Whisky is the choicest of drinks for most people across the world. The whisky market in Australia recorded a growth of 2.97% during the period 2013 to 2018 and is expected to grow more by 2023. Despite this, not many know how the drink is prepared.
From cultivation to its release, it’s a long process that entails a lot of harvesting, storing, and distilling. Here is a step-by-step brief of how the Single Malt Whisky is made.
6 Steps to Creating the Single Malt
Single malt whisky is made using an ancient method with all-natural, raw components including yeast, malted barley, and pure spring water.
There are six distinct steps to create the perfect single malt whisky.
Making of the single malt whisky begins with malting the barley, which is done by immersing it in water and laying it on a malting floor to germinate. This forms the conversion of starch inside the barley to sugars, which, when combined with yeast, produces alcohol.
The dried malt is grounded to make flour. This coarse flour, known as grist, is combined with hot water in a mash tun. However, if the grain is too rough, it cannot extract sugar completely. Furthermore, fine grist will cling together, and the sugar will not be extracted fully.
The sugar solution is chilled in a cooler after the malt is crushed three times.
The sugars in the malt disintegrate, resulting in a sweet liquid known as wort. The wort is pumped into a big container known as a ‘washback.’ Here, yeast is added to the liquid, starting the fermentation process. This procedure transforms the carbohydrates in the wort to alcohol, yielding a liquid known as ‘wash,’ with an ABV of roughly 8%.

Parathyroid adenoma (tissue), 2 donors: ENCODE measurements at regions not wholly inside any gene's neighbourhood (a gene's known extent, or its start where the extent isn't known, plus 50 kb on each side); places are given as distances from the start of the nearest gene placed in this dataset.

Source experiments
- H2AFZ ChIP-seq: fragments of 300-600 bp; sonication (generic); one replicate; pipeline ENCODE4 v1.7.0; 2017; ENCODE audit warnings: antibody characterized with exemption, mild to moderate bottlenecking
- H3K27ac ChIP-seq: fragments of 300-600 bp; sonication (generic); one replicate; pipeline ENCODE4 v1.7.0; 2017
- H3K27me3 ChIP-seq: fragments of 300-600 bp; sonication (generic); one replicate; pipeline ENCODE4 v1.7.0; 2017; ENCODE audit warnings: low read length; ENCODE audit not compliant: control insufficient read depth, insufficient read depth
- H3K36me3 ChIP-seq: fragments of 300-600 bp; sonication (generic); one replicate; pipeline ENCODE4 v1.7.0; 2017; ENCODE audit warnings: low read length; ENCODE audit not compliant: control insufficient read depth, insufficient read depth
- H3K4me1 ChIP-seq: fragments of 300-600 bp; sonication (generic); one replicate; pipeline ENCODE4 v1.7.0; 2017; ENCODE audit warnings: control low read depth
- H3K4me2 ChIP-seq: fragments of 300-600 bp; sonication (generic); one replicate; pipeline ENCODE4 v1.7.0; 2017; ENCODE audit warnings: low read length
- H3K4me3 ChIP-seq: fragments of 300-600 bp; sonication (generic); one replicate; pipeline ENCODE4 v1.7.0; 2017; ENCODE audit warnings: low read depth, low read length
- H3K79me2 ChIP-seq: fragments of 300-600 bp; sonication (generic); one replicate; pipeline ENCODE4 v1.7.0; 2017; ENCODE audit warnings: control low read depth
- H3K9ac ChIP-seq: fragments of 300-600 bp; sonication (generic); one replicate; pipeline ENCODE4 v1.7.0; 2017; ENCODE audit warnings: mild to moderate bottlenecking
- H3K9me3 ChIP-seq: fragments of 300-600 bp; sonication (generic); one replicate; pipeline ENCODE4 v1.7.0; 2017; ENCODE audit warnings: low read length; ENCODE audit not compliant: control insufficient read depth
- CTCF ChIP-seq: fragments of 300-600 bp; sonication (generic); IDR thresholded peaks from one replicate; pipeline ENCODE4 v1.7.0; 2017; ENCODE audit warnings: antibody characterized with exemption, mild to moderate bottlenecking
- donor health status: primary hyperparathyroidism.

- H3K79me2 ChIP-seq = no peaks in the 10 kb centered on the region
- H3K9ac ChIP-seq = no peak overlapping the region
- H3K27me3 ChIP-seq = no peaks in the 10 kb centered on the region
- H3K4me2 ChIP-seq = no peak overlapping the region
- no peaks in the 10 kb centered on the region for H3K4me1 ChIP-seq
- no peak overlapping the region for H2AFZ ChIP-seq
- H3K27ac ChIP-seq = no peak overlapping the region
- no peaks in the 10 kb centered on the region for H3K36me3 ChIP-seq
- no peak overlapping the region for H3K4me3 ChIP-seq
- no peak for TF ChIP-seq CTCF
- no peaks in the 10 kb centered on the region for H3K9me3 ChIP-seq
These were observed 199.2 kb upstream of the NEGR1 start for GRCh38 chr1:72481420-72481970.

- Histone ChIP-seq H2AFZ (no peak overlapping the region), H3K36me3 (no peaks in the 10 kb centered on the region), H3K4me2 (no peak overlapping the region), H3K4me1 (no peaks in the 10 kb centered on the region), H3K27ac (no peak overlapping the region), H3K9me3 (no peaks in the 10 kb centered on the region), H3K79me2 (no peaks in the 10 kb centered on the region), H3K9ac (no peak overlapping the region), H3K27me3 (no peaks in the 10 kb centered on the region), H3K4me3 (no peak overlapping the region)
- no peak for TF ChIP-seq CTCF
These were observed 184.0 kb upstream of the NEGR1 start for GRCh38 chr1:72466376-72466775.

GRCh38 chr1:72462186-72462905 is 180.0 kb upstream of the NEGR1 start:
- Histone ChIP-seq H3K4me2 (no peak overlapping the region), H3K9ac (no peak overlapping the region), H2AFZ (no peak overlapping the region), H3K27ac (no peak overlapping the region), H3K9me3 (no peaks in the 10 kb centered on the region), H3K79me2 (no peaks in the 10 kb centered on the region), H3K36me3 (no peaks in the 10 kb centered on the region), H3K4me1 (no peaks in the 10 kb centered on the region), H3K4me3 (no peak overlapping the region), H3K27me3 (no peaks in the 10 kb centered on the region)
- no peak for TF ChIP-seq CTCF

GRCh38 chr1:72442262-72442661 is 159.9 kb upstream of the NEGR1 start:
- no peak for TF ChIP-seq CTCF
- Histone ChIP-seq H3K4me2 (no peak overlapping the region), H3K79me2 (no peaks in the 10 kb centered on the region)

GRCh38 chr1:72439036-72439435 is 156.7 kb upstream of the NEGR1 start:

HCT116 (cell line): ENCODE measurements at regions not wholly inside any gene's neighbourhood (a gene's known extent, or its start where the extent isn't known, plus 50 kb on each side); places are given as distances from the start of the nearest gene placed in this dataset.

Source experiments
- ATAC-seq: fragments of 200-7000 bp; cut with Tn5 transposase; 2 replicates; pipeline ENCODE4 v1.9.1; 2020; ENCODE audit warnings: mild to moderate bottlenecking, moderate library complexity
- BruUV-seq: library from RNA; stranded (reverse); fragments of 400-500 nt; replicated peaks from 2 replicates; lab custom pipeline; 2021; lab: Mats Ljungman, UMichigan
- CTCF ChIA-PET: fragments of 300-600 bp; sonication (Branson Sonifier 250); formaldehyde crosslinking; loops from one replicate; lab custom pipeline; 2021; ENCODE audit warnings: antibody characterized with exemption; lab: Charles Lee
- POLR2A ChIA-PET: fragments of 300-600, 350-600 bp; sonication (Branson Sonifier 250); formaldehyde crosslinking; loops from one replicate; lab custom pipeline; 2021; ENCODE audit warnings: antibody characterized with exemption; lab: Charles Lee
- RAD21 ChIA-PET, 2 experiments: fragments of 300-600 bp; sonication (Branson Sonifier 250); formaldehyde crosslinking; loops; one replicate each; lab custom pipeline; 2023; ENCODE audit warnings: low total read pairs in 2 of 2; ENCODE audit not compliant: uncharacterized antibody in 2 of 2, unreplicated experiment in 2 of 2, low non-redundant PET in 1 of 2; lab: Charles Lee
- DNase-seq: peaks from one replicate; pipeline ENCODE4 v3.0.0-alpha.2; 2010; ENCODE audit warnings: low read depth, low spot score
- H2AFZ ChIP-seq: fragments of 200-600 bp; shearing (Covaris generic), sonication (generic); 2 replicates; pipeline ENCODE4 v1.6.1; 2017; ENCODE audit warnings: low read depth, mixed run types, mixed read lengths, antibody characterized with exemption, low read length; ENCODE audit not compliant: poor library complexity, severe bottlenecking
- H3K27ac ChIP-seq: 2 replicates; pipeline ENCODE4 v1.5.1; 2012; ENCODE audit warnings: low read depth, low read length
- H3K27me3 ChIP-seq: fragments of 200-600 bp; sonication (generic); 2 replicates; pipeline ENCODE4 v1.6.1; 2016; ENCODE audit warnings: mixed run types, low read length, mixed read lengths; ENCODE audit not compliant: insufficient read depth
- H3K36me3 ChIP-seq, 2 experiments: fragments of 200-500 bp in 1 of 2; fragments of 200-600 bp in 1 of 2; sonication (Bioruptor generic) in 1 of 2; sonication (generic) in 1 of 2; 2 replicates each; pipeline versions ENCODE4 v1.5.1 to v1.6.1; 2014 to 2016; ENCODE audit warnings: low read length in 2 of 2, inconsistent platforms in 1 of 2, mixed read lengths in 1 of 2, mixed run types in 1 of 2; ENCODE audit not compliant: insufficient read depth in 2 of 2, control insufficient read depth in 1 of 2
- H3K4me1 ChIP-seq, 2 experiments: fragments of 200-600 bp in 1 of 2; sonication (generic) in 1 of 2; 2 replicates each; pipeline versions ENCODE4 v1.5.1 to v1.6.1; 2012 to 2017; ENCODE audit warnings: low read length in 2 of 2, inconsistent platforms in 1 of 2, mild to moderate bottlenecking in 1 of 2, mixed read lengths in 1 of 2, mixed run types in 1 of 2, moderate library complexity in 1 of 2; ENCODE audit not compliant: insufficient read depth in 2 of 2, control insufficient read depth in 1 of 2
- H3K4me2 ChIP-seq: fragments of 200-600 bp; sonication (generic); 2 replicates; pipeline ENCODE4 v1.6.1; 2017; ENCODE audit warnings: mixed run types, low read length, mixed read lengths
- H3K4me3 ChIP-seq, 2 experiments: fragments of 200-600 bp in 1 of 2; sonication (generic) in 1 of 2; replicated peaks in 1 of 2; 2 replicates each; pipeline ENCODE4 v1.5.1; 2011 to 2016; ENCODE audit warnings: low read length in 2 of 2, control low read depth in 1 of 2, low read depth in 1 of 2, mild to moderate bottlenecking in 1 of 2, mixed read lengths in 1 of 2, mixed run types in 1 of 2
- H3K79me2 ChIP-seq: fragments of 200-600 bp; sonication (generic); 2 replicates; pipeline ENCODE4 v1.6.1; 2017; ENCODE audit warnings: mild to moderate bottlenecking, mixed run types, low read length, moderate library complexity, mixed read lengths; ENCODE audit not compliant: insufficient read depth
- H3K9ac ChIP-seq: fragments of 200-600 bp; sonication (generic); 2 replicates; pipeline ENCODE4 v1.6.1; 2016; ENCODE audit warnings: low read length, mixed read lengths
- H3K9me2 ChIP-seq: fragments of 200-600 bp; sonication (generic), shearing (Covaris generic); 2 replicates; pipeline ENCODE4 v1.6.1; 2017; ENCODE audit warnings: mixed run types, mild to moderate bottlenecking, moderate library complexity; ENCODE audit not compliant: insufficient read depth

Single malt whisky is often twice distilled in unique copper pot stills. These stills function similarly to giant kettles, heating the liquid within. The initial distillation occurs in the ‘wash’ still, where alcohol fumes rise to the surface first. The vapours flow over the still’s head before being sent via a condenser as they return to liquid form.
Single malt whisky is mainly aged in oak barrels for at least three years by law. These barrels give the whisky its characteristic golden colour; oak barrels are employed for storing because oak wood is airy and long-lasting. However, some may even use casks previously used for storing whiskey, sherry casks or bourbon casks. Australian distillers mostly use the previously-filled bourbon port and other fortified wine barrels or small format casks.
Typically, Single malt is aged for ten years or more. Younger single malts are uncommon, and exceptional single malt whiskies are aged 12 to 21 years.
In this step, the casks are blended to get the same flavour and fragrance in a single bottle. The whisky is then delivered through tubing to the bottling station, where the machine fills individual bottles. Before being filled, the bottles are cleaned with the same variant of whisky put into them.
After the bottles are filled, they are taken to a corking machine. The machine corks and labels them here. Finally, the capsule is placed on the cork to seal a bottle of whisky.
Hopefully, next time you’re sipping on a glass of single malt whisky, the taste will be as good as heaven. As they say, knowing the process and effort that goes into creating something makes the final result even sweeter.
Auther name – Grace